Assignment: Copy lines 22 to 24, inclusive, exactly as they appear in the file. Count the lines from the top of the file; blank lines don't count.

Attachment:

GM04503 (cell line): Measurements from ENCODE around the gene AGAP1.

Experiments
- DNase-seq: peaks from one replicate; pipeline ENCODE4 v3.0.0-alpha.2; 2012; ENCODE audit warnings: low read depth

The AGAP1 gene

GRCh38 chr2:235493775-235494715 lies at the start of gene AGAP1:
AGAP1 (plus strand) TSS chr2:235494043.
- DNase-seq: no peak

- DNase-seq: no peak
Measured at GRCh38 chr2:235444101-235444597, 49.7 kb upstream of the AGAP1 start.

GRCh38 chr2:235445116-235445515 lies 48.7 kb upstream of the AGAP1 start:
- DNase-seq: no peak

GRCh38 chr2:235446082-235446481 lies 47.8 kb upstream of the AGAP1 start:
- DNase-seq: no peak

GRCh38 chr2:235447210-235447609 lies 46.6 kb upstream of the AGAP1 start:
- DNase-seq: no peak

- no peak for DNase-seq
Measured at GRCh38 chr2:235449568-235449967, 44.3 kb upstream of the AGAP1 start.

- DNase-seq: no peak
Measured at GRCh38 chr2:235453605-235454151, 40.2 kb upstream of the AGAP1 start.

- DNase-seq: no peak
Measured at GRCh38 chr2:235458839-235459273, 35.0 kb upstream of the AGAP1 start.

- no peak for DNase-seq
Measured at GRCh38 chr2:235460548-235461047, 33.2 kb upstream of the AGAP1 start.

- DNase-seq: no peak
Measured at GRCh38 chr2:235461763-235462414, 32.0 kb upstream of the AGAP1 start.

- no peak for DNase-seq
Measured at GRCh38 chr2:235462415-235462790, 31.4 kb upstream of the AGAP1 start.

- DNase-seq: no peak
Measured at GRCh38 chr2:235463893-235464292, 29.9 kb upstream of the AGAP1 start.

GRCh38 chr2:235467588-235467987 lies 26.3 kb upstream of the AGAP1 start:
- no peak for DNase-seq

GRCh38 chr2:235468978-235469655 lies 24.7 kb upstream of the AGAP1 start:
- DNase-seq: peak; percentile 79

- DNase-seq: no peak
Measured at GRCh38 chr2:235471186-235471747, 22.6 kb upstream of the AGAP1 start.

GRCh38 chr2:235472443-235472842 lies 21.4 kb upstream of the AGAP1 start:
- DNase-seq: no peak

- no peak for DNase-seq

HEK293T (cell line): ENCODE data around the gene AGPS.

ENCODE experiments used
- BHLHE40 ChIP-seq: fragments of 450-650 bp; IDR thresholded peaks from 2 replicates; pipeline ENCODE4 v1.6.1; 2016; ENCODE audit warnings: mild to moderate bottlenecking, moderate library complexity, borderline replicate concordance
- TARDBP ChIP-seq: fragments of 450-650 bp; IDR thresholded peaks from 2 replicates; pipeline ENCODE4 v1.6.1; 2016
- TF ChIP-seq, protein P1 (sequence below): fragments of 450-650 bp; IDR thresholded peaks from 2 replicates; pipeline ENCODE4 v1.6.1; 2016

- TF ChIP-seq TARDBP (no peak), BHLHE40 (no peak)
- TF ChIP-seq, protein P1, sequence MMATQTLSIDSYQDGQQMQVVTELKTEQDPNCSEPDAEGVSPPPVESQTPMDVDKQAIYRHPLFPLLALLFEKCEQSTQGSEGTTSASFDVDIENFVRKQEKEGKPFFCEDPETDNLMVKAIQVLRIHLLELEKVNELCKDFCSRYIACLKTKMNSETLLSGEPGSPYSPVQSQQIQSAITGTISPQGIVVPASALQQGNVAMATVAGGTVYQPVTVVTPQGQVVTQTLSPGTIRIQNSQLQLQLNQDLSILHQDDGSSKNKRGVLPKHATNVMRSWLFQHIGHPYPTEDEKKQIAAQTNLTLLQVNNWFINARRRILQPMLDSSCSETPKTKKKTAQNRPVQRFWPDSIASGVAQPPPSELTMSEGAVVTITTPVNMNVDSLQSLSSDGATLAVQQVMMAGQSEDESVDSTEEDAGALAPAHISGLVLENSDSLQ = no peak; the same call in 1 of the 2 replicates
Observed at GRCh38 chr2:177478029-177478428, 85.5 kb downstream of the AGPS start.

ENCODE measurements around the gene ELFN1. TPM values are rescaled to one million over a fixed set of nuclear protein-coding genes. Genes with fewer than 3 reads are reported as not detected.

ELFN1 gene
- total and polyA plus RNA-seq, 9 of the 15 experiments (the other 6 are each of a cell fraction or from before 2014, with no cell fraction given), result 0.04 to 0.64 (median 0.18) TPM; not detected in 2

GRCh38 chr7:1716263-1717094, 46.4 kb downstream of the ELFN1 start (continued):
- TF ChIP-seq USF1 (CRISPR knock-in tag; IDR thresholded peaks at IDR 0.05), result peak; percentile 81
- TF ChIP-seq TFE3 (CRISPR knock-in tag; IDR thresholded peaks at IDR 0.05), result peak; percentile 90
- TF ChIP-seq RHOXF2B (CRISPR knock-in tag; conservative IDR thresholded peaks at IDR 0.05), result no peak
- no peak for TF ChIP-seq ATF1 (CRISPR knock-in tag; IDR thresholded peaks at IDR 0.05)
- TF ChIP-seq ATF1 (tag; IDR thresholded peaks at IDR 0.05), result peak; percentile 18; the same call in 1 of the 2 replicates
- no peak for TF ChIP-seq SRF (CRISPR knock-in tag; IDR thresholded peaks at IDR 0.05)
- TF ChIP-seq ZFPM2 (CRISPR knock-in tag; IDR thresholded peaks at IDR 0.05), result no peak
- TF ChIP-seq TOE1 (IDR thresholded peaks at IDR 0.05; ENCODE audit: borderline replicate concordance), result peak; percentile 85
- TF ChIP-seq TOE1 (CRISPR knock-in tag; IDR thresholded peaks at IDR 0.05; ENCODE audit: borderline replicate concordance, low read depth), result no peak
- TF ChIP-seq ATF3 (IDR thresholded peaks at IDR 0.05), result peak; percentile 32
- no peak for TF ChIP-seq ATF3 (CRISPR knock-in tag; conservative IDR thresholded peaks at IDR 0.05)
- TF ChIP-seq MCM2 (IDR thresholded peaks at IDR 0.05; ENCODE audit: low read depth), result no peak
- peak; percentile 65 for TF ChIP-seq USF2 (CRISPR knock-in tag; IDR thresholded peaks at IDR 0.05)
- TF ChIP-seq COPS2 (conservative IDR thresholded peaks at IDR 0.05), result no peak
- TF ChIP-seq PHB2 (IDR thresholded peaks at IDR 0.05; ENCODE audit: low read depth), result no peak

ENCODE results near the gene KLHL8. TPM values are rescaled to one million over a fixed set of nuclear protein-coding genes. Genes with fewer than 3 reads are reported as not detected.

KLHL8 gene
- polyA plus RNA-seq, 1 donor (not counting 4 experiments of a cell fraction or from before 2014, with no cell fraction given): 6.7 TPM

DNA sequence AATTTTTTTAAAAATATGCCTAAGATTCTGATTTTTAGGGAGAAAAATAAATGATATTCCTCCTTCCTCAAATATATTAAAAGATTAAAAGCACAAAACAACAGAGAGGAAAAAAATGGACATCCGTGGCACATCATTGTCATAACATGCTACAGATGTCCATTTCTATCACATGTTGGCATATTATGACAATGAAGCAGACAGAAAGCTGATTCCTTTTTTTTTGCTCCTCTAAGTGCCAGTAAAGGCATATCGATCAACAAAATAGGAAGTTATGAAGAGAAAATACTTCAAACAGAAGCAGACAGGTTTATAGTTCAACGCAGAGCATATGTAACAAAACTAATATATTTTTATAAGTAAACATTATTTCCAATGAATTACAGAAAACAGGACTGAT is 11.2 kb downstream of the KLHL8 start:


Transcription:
- no peak for DNase-seq
Measured at GRCh38 chr2:235460548-235461047, 33.2 kb upstream of the AGAP1 start.

- DNase-seq: no peak